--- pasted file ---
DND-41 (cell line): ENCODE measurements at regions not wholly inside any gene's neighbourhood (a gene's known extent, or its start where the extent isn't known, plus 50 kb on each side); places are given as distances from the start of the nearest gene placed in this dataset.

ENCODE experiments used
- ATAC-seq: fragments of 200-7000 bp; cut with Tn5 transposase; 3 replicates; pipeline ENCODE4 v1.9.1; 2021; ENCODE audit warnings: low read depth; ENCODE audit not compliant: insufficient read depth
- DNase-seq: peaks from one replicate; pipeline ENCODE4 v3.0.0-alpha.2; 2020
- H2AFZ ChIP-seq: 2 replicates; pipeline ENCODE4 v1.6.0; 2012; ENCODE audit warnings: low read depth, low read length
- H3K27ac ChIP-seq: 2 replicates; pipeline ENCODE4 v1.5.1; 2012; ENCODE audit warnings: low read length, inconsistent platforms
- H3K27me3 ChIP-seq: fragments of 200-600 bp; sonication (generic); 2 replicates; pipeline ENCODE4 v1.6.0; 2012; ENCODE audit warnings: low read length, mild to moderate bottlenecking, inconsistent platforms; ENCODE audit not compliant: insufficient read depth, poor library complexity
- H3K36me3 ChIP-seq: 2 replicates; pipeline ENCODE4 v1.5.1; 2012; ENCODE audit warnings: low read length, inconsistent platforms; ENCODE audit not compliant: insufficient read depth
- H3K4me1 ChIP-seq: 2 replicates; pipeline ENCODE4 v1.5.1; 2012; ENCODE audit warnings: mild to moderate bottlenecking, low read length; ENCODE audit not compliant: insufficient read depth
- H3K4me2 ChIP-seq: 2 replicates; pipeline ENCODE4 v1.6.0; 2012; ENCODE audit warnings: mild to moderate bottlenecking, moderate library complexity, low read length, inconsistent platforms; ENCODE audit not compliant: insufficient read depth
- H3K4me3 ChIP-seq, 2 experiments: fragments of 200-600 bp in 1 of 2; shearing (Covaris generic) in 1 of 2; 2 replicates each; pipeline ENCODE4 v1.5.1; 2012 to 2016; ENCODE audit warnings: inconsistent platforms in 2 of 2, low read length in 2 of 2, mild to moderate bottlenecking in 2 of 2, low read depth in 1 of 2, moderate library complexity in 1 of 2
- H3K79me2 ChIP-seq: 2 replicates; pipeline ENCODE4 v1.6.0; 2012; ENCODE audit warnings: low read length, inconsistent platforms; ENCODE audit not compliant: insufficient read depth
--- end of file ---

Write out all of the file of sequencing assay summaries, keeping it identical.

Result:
DND-41 (cell line): ENCODE measurements at regions not wholly inside any gene's neighbourhood (a gene's known extent, or its start where the extent isn't known, plus 50 kb on each side); places are given as distances from the start of the nearest gene placed in this dataset.

ENCODE experiments used
- ATAC-seq: fragments of 200-7000 bp; cut with Tn5 transposase; 3 replicates; pipeline ENCODE4 v1.9.1; 2021; ENCODE audit warnings: low read depth; ENCODE audit not compliant: insufficient read depth
- DNase-seq: peaks from one replicate; pipeline ENCODE4 v3.0.0-alpha.2; 2020
- H2AFZ ChIP-seq: 2 replicates; pipeline ENCODE4 v1.6.0; 2012; ENCODE audit warnings: low read depth, low read length
- H3K27ac ChIP-seq: 2 replicates; pipeline ENCODE4 v1.5.1; 2012; ENCODE audit warnings: low read length, inconsistent platforms
- H3K27me3 ChIP-seq: fragments of 200-600 bp; sonication (generic); 2 replicates; pipeline ENCODE4 v1.6.0; 2012; ENCODE audit warnings: low read length, mild to moderate bottlenecking, inconsistent platforms; ENCODE audit not compliant: insufficient read depth, poor library complexity
- H3K36me3 ChIP-seq: 2 replicates; pipeline ENCODE4 v1.5.1; 2012; ENCODE audit warnings: low read length, inconsistent platforms; ENCODE audit not compliant: insufficient read depth
- H3K4me1 ChIP-seq: 2 replicates; pipeline ENCODE4 v1.5.1; 2012; ENCODE audit warnings: mild to moderate bottlenecking, low read length; ENCODE audit not compliant: insufficient read depth
- H3K4me2 ChIP-seq: 2 replicates; pipeline ENCODE4 v1.6.0; 2012; ENCODE audit warnings: mild to moderate bottlenecking, moderate library complexity, low read length, inconsistent platforms; ENCODE audit not compliant: insufficient read depth
- H3K4me3 ChIP-seq, 2 experiments: fragments of 200-600 bp in 1 of 2; shearing (Covaris generic) in 1 of 2; 2 replicates each; pipeline ENCODE4 v1.5.1; 2012 to 2016; ENCODE audit warnings: inconsistent platforms in 2 of 2, low read length in 2 of 2, mild to moderate bottlenecking in 2 of 2, low read depth in 1 of 2, moderate library complexity in 1 of 2
- H3K79me2 ChIP-seq: 2 replicates; pipeline ENCODE4 v1.6.0; 2012; ENCODE audit warnings: low read length, inconsistent platforms; ENCODE audit not compliant: insufficient read depth